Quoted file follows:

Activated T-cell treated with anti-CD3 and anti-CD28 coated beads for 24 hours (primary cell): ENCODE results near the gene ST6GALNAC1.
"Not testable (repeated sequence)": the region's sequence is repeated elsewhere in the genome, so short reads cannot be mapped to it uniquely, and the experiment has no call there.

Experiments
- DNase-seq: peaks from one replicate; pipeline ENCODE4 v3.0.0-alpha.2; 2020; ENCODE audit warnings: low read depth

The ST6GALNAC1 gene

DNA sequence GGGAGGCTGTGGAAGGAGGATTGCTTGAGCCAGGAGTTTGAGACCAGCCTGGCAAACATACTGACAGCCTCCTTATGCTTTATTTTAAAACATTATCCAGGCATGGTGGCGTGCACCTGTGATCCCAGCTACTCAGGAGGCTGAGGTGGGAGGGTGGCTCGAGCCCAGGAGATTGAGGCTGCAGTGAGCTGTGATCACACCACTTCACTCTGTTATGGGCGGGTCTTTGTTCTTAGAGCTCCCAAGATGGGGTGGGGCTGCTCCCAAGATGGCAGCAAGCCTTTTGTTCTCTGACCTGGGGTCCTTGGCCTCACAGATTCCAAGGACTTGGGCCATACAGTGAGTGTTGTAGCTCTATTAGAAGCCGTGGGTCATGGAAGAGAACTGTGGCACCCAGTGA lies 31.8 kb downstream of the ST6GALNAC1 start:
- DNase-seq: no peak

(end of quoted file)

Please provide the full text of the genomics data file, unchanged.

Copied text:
Activated T-cell treated with anti-CD3 and anti-CD28 coated beads for 24 hours (primary cell): ENCODE results near the gene ST6GALNAC1.
"Not testable (repeated sequence)": the region's sequence is repeated elsewhere in the genome, so short reads cannot be mapped to it uniquely, and the experiment has no call there.

Experiments
- DNase-seq: peaks from one replicate; pipeline ENCODE4 v3.0.0-alpha.2; 2020; ENCODE audit warnings: low read depth

The ST6GALNAC1 gene

DNA sequence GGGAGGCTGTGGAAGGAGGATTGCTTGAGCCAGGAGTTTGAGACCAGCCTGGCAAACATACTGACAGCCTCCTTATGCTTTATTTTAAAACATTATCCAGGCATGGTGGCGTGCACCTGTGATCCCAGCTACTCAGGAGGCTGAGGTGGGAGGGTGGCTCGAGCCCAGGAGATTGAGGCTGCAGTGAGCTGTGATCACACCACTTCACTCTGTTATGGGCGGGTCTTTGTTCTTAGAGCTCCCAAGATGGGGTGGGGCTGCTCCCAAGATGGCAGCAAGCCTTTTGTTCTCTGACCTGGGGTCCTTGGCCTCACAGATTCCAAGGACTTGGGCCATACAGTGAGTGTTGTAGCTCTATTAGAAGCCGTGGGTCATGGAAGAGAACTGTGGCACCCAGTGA lies 31.8 kb downstream of the ST6GALNAC1 start:
- DNase-seq: no peak